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No, it sounds like the FCC will address environmental/health concerns and cultural/religious/historical preservation concerns. I don't see where it says the FCC intends to preempt local government zoning regulations.
 

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Discussion Starter · #3 ·
Quote:
Originally posted by Wayne Bundrick
No, it sounds like the FCC will address environmental/health concerns and cultural/religious/historical preservation concerns. I don't see where it says the FCC intends to preempt local government zoning regulations.
I quite agree with you except your conclusion. There would be no reason for the FCC to even worry about these issues except that local zoning boards etc, have been trying to block towers all over.


And it clearly states that the FCC needs to set national standards, which automatically preempt local state and town control.


Finally it talks about the need to accelerate building the communications infrastructure for national security among other reasons.


Remember the FCC has always had jurisciction here, that is the only reason we can put tv antennas on our houses in this country and can ignore homeowners associations etc.
 

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The FCC can only do what it is authorized to do by an act of Congress. The OTARD rules that allow us to put antennas on our houses comes from the Telecommunications Act of 1996.


It still sounds to me like the FCC is going to set a national standard for where communications towers can't be located, for historic and environmental concerns, but that does not mean that any locations not restricted by the FCC will become free and clear of any and all further restriction by state and local governments. The wording of the FCC press release does not imply that any existing restrictions or the authority of local government to make further restrictions will be set aside. No, I still don't see where it says they're going to tackle the NIMBY syndrome.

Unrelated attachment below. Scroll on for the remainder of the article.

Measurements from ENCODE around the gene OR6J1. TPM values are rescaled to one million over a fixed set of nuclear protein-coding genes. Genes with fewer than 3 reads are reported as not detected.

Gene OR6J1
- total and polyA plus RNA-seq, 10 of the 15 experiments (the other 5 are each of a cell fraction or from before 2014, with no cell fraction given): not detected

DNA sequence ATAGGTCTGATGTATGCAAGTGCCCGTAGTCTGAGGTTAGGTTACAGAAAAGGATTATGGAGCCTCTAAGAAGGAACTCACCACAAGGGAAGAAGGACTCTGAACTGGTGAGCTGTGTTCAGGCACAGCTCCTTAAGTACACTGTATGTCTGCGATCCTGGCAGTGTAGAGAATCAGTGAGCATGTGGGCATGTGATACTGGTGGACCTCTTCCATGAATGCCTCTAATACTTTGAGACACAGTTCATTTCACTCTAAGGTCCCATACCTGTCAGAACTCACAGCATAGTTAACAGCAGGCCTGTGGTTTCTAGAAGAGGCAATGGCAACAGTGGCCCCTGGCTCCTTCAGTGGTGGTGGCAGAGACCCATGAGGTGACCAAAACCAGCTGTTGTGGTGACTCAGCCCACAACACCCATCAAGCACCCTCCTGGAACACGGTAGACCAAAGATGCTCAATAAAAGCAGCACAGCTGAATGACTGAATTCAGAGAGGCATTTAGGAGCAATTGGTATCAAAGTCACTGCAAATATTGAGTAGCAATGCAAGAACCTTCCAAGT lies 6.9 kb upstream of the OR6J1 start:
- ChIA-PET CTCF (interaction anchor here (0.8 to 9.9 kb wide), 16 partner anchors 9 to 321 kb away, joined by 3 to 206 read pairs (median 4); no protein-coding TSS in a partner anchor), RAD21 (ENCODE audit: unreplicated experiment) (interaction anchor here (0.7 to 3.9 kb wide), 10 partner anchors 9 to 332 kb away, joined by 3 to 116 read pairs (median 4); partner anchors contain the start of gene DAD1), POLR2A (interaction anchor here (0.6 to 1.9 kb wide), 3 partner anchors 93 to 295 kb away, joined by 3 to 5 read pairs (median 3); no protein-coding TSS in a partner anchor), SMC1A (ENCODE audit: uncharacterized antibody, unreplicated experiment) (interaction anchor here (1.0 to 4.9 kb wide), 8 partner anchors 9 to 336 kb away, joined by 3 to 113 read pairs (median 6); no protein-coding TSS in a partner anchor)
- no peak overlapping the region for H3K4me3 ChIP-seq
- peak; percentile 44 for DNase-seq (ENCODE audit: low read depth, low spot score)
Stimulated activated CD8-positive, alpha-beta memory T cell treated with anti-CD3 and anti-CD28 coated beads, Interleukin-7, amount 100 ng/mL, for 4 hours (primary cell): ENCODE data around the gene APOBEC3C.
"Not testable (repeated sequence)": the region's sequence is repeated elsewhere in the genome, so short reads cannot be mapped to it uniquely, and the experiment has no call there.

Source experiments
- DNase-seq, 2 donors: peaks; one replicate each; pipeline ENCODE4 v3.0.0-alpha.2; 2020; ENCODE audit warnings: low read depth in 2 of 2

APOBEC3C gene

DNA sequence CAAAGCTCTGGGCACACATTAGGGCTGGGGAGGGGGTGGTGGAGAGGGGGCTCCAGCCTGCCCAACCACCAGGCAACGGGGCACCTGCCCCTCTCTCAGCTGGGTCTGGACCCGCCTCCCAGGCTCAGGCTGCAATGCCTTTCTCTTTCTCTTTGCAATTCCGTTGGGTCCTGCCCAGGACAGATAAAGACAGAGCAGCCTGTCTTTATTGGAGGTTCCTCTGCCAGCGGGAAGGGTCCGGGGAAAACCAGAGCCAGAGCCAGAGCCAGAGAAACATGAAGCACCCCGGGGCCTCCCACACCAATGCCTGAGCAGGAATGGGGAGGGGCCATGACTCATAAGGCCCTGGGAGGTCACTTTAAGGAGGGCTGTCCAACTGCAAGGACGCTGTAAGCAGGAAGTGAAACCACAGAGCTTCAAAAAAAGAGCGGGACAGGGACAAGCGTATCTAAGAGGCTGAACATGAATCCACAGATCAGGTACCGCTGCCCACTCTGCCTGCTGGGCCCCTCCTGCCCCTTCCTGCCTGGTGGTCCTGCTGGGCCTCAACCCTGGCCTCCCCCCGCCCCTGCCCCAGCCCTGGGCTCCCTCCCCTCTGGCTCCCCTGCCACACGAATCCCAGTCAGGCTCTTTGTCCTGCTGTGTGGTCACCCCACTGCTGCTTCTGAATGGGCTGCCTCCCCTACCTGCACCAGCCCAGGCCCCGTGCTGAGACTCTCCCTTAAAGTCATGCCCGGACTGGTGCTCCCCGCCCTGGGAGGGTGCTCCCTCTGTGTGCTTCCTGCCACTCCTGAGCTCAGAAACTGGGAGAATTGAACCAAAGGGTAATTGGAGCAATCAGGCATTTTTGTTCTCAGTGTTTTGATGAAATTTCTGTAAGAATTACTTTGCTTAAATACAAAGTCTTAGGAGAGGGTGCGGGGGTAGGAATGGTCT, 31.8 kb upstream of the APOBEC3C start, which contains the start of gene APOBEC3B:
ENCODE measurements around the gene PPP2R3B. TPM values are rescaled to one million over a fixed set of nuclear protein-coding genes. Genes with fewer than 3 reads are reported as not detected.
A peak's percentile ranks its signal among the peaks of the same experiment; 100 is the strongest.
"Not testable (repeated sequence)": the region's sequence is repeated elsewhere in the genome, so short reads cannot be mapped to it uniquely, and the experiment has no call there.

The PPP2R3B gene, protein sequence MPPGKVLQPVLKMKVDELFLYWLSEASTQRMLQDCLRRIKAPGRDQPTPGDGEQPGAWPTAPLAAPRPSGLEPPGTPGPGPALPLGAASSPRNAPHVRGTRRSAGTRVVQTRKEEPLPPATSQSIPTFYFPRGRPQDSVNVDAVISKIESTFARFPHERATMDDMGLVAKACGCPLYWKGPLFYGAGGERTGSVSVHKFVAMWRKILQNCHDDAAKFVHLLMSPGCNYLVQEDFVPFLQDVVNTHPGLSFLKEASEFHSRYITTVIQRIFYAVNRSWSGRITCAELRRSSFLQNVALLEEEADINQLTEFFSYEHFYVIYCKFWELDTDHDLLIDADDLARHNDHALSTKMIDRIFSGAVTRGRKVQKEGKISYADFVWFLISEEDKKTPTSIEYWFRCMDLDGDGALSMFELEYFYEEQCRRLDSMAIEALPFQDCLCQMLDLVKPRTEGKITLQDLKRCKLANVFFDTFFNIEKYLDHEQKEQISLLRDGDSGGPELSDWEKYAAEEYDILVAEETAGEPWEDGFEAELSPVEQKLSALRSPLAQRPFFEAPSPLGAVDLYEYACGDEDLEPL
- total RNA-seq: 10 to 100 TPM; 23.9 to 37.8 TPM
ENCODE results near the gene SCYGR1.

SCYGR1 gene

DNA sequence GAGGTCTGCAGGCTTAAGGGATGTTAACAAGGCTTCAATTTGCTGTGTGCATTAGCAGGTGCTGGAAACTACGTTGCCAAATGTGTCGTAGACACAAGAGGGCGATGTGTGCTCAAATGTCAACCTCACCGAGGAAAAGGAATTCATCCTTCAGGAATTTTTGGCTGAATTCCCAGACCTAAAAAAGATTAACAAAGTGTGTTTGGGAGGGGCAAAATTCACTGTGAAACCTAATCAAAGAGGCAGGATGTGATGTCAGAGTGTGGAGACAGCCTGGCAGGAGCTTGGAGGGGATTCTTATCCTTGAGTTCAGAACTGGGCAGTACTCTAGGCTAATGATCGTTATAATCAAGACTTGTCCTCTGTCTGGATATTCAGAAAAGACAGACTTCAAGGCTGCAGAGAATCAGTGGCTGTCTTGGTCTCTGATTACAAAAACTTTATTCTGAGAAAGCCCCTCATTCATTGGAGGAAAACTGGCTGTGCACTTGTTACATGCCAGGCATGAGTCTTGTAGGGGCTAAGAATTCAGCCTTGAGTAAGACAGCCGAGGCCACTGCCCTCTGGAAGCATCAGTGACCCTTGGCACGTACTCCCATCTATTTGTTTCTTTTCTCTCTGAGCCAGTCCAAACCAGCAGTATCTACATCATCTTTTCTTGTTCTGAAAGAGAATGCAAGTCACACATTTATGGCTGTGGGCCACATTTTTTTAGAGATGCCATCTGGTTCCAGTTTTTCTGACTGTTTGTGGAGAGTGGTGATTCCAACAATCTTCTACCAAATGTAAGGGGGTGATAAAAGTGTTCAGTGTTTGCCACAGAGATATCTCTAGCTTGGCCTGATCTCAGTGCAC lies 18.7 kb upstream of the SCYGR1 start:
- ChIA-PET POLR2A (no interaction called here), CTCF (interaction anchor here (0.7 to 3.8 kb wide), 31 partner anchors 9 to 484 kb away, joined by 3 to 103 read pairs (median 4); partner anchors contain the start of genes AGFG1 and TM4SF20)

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Discussion Starter · #5 ·
You might be right. but it makes little sense to me because:


1 Local governments already block antennas almost everywhere they are needed, at least in certain places, leading to court cases and delays such as in CO and CT.


2 I agree they will set National Standards for where towers can't be located, but the purpose is to see that they do get built in the other places, where they are currently blocked by phony lawsuits, etc. (Note only some of this is about Historic issues, others are due to claims of excess RF energy, or endangered species claims, etc.)


3 My understanding of the FCC is that they always have had the authority to override local zoning for station antennas just as they do for homeowners and ham radio operators.


4 The FCC has no legal jusisdiction to even address banning towers from somewhere for Historic area reasons. My reading of what they plan is to bring in expertise on the issue, and to work with other gov't agencies that do have jurisdiction over such things, so they can set up guidelines to go by to try to minimize lawsuits, and improve their chances of winning cases when they do go to court in the future.
 
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